Blog from Crain’s New York:
By Eric Engquist
So much for a new Albany.
While state Senate Majority Leader John Flanagan and Assembly Speaker Carl Heastie have so far avoided the corruption scandals of their convicted predecessors Dean Skelos and Sheldon Silver, the state Legislature has made little progress in the way of good government, judging from its passage of a bill nullifying New York City’s 5-cent fee on some disposable shopping bags.
The measures were passed just before the city’s law was to take effect next week, without so much as a hearing, which would have brought impassioned testimony from environmentalists who view a fee as the best way to cure New Yorkers’ addiction to disposable bags.
Hearings might also have revealed a lack of grassroots opposition to the fee, which has been most actively targeted by the deep-pocketed plastic-bag industry.
Heastie had said last week that the Assembly would block the city’s law because of feedback he had received from New Yorkers, but his office has not complied with a request from Crain’s to detail that opposition. Elected officials track constituents’ calls and correspondence on controversial issues; Heastie’s failure to produce the data raises the possibility that the objections were not as numerous as he claimed.
Heastie’s other rationales for nullifying the city’s bag fee (which will still take effect if Gov. Andrew Cuomo vetoes the Legislature’s bill) also don’t compute. He said the bill “mandates that stores could charge any amount for carryout bags, starting at 5 cents,” which is an oxymoron: A mandate is a requirement, not a choice. What the city’s law mandates is that stores charge at least 5 cents per single-use bag for purchases not made with food stamps. It allows (not mandates) higher charges so stores can sell sturdier, reusable bags for more than a nickel.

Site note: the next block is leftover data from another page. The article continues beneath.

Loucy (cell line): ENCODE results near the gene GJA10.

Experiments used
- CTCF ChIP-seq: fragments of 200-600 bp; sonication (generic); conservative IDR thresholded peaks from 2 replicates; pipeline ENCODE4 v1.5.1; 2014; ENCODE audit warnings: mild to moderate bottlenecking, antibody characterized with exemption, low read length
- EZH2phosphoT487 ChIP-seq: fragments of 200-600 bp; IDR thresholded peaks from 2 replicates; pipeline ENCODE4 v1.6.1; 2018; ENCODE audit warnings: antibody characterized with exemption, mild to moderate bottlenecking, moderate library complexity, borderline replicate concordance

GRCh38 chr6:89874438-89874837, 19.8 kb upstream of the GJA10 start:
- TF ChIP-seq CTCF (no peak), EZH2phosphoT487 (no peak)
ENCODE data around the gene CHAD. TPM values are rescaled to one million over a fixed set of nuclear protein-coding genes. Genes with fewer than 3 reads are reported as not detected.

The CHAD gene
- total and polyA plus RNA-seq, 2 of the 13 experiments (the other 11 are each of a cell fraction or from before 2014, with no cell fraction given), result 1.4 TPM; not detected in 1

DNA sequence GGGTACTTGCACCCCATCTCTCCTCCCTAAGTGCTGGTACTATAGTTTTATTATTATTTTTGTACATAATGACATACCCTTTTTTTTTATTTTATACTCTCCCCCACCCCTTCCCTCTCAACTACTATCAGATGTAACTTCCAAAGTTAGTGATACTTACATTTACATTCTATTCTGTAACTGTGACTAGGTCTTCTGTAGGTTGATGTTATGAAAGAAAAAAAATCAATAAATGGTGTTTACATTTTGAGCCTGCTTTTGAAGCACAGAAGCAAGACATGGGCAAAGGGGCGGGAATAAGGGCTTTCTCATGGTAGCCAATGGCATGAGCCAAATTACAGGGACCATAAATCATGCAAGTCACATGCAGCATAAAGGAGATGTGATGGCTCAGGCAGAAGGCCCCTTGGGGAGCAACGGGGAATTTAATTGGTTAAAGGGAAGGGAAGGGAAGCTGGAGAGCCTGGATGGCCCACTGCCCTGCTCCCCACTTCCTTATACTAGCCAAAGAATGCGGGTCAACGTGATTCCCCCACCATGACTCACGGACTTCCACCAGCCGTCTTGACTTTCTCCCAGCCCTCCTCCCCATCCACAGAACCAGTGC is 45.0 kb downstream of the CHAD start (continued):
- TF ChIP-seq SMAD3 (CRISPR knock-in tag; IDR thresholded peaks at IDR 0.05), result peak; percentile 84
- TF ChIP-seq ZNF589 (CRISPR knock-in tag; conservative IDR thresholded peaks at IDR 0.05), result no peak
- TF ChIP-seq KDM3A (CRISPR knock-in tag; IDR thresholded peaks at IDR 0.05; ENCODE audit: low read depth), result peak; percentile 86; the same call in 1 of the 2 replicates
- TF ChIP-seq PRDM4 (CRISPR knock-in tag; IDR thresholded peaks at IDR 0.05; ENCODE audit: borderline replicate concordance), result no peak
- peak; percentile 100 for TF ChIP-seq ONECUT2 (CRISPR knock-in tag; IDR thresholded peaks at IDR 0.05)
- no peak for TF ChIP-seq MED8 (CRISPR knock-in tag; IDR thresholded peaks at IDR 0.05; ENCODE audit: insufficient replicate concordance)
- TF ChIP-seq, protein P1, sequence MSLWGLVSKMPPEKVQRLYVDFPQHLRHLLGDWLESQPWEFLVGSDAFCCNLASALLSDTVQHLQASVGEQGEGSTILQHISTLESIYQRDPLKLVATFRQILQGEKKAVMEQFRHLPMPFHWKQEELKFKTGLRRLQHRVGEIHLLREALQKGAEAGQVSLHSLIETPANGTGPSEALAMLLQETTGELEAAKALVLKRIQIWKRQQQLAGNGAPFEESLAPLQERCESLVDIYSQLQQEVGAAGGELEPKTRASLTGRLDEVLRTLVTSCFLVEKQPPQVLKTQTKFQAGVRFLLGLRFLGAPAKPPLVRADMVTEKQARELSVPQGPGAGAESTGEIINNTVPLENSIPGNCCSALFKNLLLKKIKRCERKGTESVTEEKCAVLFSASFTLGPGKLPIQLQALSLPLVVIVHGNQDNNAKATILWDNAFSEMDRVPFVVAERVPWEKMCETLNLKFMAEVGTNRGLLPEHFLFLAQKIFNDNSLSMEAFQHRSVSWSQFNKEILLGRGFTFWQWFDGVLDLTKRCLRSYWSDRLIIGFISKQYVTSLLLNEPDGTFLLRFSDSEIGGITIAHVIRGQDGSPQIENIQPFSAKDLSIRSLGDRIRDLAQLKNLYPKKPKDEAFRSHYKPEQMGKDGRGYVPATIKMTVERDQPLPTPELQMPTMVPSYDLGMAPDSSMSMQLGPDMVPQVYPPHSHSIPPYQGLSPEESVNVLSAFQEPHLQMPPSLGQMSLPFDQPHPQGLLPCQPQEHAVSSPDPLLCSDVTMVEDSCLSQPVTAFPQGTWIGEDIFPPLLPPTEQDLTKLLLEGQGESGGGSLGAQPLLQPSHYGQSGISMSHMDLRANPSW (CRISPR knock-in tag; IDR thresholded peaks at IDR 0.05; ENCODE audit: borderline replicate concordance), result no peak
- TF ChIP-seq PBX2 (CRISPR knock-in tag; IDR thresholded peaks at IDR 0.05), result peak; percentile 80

What’s even more disingenuous about Heastie’s claim is that stores are already allowed to charge any amount for carryout bags. The city’s law does not change that. Heastie’s spokeswoman did not explain why retailers would start charging more than 5 cents for bags when they don’t do so today, nor did she say if retailers have done so in any other jurisdiction with a bag fee.
The Assembly speaker’s assertion that the fee could hurt the “working poor” did not mention that food-stamp purchases are exempt from the fee. Households with income up to 130% of the federal poverty level are eligible for food stamps. It also did not explain why he thinks poor people would not learn to bring reusable bags to avoid the fee.
Crain’s also asked why, if “it makes sense to press the pause button on this fee in order to do a more thorough investigation on the best ways to reduce paper and plastic waste,” as Heastie put it, he only stopped the city’s fee and not those in effect on Long Island. There was no response as of Tuesday evening from Heastie. Nor did he say why the city’s two-year investigation was insufficient, or why Albany did not do its own investigation in the many months since the city’s bill passed.
Environmental groups are pleading with Cuomo to veto the state bill and let the bag fee stand. The fee’s City Council sponsors have taken a more wishy-washy approach, offering to negotiate a compromise, which they have already done twice (once to get the bill through the council and once to persuade Albany not to kill the bill last spring).
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